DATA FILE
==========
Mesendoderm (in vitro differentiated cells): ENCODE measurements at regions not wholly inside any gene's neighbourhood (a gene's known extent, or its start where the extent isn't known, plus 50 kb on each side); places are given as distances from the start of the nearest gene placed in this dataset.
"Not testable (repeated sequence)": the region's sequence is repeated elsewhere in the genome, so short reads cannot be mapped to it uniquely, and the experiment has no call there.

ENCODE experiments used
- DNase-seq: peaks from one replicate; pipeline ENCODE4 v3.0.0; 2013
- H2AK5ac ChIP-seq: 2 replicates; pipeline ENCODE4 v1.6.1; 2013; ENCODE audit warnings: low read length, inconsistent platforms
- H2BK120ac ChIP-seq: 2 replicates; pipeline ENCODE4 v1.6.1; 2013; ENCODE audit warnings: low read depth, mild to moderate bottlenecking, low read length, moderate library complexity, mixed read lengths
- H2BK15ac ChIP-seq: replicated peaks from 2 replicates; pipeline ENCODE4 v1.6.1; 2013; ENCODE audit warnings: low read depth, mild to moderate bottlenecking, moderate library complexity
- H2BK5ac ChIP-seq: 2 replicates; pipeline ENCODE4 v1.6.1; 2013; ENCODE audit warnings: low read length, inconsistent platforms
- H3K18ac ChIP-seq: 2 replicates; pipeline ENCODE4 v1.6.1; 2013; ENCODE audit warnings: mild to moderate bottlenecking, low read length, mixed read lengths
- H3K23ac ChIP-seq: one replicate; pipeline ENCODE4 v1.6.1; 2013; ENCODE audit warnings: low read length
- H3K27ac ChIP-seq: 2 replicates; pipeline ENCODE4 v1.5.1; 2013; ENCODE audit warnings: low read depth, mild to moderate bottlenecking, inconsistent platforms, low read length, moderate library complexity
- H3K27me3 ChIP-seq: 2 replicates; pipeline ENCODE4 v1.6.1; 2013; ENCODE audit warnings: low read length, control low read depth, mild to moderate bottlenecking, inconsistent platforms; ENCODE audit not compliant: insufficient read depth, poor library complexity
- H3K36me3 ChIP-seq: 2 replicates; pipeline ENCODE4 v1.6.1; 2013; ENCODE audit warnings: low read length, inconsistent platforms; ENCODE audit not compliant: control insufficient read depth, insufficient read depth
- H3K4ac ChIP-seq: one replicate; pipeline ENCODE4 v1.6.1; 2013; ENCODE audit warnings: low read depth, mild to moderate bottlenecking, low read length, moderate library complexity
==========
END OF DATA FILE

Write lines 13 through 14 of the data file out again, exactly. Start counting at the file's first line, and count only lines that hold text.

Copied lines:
- H3K36me3 ChIP-seq: 2 replicates; pipeline ENCODE4 v1.6.1; 2013; ENCODE audit warnings: low read length, inconsistent platforms; ENCODE audit not compliant: control insufficient read depth, insufficient read depth
- H3K4ac ChIP-seq: one replicate; pipeline ENCODE4 v1.6.1; 2013; ENCODE audit warnings: low read depth, mild to moderate bottlenecking, low read length, moderate library complexity